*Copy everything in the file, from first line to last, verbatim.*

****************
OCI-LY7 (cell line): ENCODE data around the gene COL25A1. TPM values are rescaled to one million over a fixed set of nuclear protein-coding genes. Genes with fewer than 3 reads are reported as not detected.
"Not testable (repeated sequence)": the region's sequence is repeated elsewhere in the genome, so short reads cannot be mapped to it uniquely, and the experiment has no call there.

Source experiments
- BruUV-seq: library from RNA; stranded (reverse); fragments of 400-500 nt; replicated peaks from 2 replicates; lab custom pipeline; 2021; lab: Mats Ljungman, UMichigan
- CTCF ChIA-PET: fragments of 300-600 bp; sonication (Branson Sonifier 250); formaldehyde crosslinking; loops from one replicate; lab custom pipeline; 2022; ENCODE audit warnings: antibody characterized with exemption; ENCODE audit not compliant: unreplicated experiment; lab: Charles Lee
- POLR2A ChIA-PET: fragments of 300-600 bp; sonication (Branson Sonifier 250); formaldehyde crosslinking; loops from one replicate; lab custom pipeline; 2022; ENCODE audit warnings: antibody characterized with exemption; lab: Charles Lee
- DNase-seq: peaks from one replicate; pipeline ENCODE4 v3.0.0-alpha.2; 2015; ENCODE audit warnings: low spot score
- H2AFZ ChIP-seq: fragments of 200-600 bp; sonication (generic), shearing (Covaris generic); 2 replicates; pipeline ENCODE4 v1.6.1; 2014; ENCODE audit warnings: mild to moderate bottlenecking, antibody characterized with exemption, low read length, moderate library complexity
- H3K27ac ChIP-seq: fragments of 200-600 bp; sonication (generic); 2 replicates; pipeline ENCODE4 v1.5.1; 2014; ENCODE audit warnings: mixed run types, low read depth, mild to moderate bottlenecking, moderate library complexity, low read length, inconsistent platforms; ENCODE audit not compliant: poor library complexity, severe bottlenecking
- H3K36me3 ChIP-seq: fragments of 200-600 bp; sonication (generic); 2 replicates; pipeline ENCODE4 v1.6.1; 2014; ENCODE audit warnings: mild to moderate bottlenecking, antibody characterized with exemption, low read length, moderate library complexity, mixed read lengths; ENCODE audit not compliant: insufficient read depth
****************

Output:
OCI-LY7 (cell line): ENCODE data around the gene COL25A1. TPM values are rescaled to one million over a fixed set of nuclear protein-coding genes. Genes with fewer than 3 reads are reported as not detected.
"Not testable (repeated sequence)": the region's sequence is repeated elsewhere in the genome, so short reads cannot be mapped to it uniquely, and the experiment has no call there.

Source experiments
- BruUV-seq: library from RNA; stranded (reverse); fragments of 400-500 nt; replicated peaks from 2 replicates; lab custom pipeline; 2021; lab: Mats Ljungman, UMichigan
- CTCF ChIA-PET: fragments of 300-600 bp; sonication (Branson Sonifier 250); formaldehyde crosslinking; loops from one replicate; lab custom pipeline; 2022; ENCODE audit warnings: antibody characterized with exemption; ENCODE audit not compliant: unreplicated experiment; lab: Charles Lee
- POLR2A ChIA-PET: fragments of 300-600 bp; sonication (Branson Sonifier 250); formaldehyde crosslinking; loops from one replicate; lab custom pipeline; 2022; ENCODE audit warnings: antibody characterized with exemption; lab: Charles Lee
- DNase-seq: peaks from one replicate; pipeline ENCODE4 v3.0.0-alpha.2; 2015; ENCODE audit warnings: low spot score
- H2AFZ ChIP-seq: fragments of 200-600 bp; sonication (generic), shearing (Covaris generic); 2 replicates; pipeline ENCODE4 v1.6.1; 2014; ENCODE audit warnings: mild to moderate bottlenecking, antibody characterized with exemption, low read length, moderate library complexity
- H3K27ac ChIP-seq: fragments of 200-600 bp; sonication (generic); 2 replicates; pipeline ENCODE4 v1.5.1; 2014; ENCODE audit warnings: mixed run types, low read depth, mild to moderate bottlenecking, moderate library complexity, low read length, inconsistent platforms; ENCODE audit not compliant: poor library complexity, severe bottlenecking
- H3K36me3 ChIP-seq: fragments of 200-600 bp; sonication (generic); 2 replicates; pipeline ENCODE4 v1.6.1; 2014; ENCODE audit warnings: mild to moderate bottlenecking, antibody characterized with exemption, low read length, moderate library complexity, mixed read lengths; ENCODE audit not compliant: insufficient read depth